Sign up for R&K Insider, our collection of the most compelling happenings in food, politics, and travel from across the web.
Happy Thursday, dear readers. We have a new installment of our long-form, Anthony Bourdain-curated Dispatched series up today! Writer Christopher St. Cavish went to the deserts of Western China to find the man building an empire out of camel milk, which is, apparently, a thing you can drink. Another thing you can drink? Way too much baiju. As in:
The baijiu stinks of regret but we are a long ways past the first shot of the night, and the entire evening—being goaded on by the camel milk princess, being toasted by senior managers in short sleeve dress shirts with shoe-polish black comb-overs, being drawn in by the well-tanned Kazakh in charge of herder relations, all of this in a fog of cigarettes and new friendship—is starting to seem like a set up for this exact moment. Properly shit-faced, improperly enthusiastic, Chen and I finish the shot. I wait for redemption, even if I can guess what comes next.
Silver cans of camel milk appear on the table, the Wang Yuan logo running diagonally across them in a blocky, stencilled font.
Is camel milk the miracle hangover cure you’ve been waiting for?! I’d say it has at least the same odds as all the miracle cures that came before it. Regardless of the milk’s medicinal powers, it’s a tale of drunkenness, police run-ins, and a rather hopeful look at how ingenuity and determination can transform a community. Read it!
A few other things I’m reading this week: Kabul’s oldest restaurant has survived for more than 70 years. And in other Afghan news, thanks to the heroics of a few dedicated cineastes, a cache of 7,000 Afghan films hidden from the Taliban are now being digitized. How the airport came to embody the U.S. national psychosis. Iran admits its drinking problem. I’m always intrigued when this happens: a regime denies a problem exists, which causes the problem to spiral out of control.
How to turn a chile festival into a protest. Check out Suketu Mehta writing on why the West can’t see that immigration is it’s salvation. If you missed it, here’s a profile of Lebanon’s King of Ful, by his granddaughter. Welcome to the world’s emptiest international airport. How China’s rapacious market for swim bladders is driving dolphins in Mexico’s Sea of Cortez to extinction.
RIP Cambodia Daily. Despite that headline (which I wrote) it is more and more clear that democracy does not die in darkness, it dies bleeding all over the internet but no one gives a shit. Fun fact: I had one of the most embarrassing meetings of my young career with Cambodia Daily founder Bernard Krisher. I was working as a baker on the Lower East Side and showed up to the Harvard Club like some sort of extra on a low-rent, early-aughts knockoff of Girls. Mr. Krisher was extremely patient and encouraging of a young, aspiring journalist and I’ve always been grateful to him for that.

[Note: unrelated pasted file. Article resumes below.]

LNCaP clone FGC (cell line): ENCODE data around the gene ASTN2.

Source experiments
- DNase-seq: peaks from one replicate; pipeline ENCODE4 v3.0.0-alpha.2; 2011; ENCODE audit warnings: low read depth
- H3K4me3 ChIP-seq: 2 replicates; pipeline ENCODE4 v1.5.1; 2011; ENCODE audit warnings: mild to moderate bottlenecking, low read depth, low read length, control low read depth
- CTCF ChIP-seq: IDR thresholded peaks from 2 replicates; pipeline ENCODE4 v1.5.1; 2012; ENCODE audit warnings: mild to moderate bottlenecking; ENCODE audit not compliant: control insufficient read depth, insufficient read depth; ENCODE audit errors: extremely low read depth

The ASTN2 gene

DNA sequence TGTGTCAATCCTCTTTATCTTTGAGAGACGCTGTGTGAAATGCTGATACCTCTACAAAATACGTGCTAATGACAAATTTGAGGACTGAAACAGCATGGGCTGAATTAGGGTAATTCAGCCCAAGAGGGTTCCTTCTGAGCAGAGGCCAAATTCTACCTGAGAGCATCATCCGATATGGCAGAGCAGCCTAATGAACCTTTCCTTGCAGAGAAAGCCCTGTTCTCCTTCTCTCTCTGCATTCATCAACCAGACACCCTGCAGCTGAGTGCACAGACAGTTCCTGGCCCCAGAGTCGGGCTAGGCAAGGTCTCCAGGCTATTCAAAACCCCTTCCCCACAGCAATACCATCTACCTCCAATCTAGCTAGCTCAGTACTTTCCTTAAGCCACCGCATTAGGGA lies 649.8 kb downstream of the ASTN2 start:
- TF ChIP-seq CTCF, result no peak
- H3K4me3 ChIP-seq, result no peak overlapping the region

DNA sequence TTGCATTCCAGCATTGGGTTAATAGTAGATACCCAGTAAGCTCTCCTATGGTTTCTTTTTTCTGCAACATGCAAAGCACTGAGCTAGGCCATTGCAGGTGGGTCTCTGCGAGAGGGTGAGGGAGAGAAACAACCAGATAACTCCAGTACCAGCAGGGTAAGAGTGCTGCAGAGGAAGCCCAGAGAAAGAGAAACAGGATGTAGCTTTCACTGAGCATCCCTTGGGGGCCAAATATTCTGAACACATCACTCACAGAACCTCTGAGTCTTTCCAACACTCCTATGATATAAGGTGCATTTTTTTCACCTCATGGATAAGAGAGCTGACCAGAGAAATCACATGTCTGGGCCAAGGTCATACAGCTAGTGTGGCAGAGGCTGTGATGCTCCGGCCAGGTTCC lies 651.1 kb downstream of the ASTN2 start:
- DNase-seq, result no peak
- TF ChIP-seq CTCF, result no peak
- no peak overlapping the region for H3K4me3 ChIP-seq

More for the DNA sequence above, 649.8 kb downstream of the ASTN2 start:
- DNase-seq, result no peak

For our special section “This Week in Shitbirds,” check out these two “ex-Googlers” (which does not, disappointingly, mean people who have forsaken the search engine) who want to make mom-and-pop stores obsolete. They’re launching a startup infuriatingly called Bodega, which would allow people to buy non-perishable basic goods from a box instead of a human. As in many metropolitan areas, bodegas, as corner stores are called in NYC and elsewhere, are a goddamn institution. Everyone has a bodega, and many people have two: the bodega, which is close, and the good bodega, which stocks your preferred brand of beer and ice cream but is just a litttttle too far away. These are generally immigrant-run small businesses that, for all their faults, provide an invaluable service to their communities. At least many people are responding to the startup with rage, although that’s potentially the plan. Anyway, here’s a battle cry for the bodega. Perhaps you’d like to spend a day at one. Inside the all-American Yemeni bodega strike. And since you made it this far, enjoy some bodega cats.
And a special shitbirds mention goes to, of all people, the British Museum, for their inane policy on “Asian names” which “can be confusing.” We love you, British Museum, but this week you’re bringing us down.
Finally, as many of you know, the journalism world, including us at R&K, continue to mourn the death of journalist Kim Wall in Copenhagen this year. Her friends and family are now organizing a fund to support young, female, independent journalists. You can learn more and donate here.
That’s it for this week! See you next week for more of the best in food, politics, and travel from around the web. Tweet me stories you want to see here @caraparks.